Thursday, March 12, 2020


Stock market news live: Dow pares losses after Fed announces $500 billion in short-term bank funding

Yahoo Finance LIVE - Mar 12
U.S. stocks tumbled by more than 7% Thursday before recovering some losses, with Wall Street poised to extend its historically ugly sell-off, after President Donald Trump announced new plans intended to contain the human toll and economic impact of the worsening coronavirus outbreak that has whipsawed global markets.
Amid heightened market turmoil, the New York Federal Reserve stepped in midday Thursday and announced a major asset purchase program, offering $500 billion in a three-month rep operation that will repeat tomorrow. The New York Fed also said its securities purchases would be along a range of maturities, to match the composition of the Treasury market.
The major infusion of liquidity comes as The World Health Organization officially designated the coronavirus outbreak a pandemic on Wednesday, as the virus spread across more than 100 countries and infected well over 100,000 individuals.
Growing alarm about the severity of the pathogen — and the economic toll — has sent markets into a tailspin. Weeks of panic-driven selling has dragged blue-chip stocks into bear market territory at a breathtaking pace, of less than a month from peak to trough.
In a televised address, Trump said he was planning to suspend travel from certain areas of Europe to the U.S. for the next 30 days. He also announced plans for $50 billion of low interest loans to affected businesses and suggested a delay in the April 15 tax filing deadline.
However, the speech sparked widespread confusion — and failed to mollify panic-stricken investors. Major benchmarks sank deeper into correction territory at the open, triggering a circuit-breaker during the regular session shortly after 9:30 a.m. ET.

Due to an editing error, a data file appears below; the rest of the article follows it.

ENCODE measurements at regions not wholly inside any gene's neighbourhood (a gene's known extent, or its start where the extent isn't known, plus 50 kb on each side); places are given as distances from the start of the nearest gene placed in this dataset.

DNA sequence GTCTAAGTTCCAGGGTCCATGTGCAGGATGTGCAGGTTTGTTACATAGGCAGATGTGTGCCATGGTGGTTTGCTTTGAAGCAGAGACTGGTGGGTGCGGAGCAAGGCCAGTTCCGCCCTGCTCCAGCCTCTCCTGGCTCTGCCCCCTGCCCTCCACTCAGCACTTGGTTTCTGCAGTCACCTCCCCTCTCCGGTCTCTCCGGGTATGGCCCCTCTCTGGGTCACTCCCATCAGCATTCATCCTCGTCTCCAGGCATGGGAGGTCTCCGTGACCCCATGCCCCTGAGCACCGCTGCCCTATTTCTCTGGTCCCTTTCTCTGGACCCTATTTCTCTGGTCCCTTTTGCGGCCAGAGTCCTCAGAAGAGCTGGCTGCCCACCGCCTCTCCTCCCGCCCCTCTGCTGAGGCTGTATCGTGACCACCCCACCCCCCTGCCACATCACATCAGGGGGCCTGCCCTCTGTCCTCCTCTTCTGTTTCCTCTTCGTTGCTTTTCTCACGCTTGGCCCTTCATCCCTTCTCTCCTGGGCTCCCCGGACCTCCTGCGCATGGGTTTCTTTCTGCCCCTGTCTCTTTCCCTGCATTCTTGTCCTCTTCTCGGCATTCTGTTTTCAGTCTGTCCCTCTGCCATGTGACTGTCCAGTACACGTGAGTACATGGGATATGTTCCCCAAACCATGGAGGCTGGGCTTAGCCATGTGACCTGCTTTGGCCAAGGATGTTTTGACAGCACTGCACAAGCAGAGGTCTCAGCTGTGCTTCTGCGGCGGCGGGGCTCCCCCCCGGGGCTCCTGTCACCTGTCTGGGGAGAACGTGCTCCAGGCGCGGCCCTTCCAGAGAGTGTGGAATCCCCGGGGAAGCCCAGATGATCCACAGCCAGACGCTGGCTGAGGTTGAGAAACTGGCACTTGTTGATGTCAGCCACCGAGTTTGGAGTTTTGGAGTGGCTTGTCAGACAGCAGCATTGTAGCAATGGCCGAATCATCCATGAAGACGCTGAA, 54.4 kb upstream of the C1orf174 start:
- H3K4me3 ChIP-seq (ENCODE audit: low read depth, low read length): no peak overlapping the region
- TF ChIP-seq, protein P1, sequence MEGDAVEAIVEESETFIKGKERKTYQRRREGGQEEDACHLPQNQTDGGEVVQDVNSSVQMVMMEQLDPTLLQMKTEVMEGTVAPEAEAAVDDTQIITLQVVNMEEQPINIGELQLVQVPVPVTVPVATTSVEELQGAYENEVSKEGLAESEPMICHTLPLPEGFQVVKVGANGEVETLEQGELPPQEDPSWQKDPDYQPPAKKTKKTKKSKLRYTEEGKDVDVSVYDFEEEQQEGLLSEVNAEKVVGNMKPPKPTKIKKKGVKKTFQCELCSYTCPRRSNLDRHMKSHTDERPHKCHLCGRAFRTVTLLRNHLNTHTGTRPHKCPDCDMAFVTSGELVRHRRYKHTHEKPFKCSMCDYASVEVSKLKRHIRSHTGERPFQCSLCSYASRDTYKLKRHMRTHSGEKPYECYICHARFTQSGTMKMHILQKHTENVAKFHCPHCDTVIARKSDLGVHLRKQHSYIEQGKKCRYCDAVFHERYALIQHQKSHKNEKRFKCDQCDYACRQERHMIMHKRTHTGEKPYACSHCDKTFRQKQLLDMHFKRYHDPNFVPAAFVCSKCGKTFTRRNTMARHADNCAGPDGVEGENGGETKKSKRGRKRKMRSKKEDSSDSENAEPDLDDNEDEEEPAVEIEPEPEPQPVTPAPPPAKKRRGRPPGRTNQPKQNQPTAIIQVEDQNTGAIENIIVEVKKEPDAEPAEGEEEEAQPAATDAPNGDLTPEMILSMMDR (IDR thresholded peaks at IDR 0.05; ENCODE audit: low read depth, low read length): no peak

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The COVID-19 pandemic is growing, with over 1,000 infected domestically and more than 120,000 worldwide.
“President Trump’s address to the nation was symptomatic of the lack of policy coordination in the face of a global coronavirus pandemic,” Oxford Economics’ Gregory Daco said.
“Markets reacted negatively to what was perceived as a solemn but confused speech that placed blame on other nations, omitted to focus on immediate actions to relieve the most affected individuals, and lacked in concrete fiscal and health measures to address the economic and financial impact of the virus,” the analyst added.
The selloff suggests investors were hoping for much more — such as what Academy Securities’ Peter Tchir suggested should have been a worldwide fiscal stimulus plan coordinated among large economies.
“I'm disappointed with what we got,” Tchir added. And other market professionals were even more alarmed.
“The U.S. limiting entry to foreign nationals from Europe has the potential to cause another world depression again even if it is for reasons that seek to stop the spread of the coronavirus,” MUFG economist Chris Rupkey said.
“Business activity is going to hit the brakes around the world and stock markets around the world are in freefall as the spread of this deadly pandemic virus has the potential to slow the global economy to a crawl,” he added.
Other proposals under consideration by the Trump administration included a payroll tax cut and expanded worker protections, to help counteract any economic fall-out from the ongoing coronavirus outbreak.
While some of these ideas have been met with resistance in the House, Eurasia Group’s Todd Marino wrote late Wednesday that “the snowballing impact of the coronavirus in coming weeks, combined with a White House push, will likely result in bipartisan alignment—rare in an election year—on [a] big-bang stimulus.”

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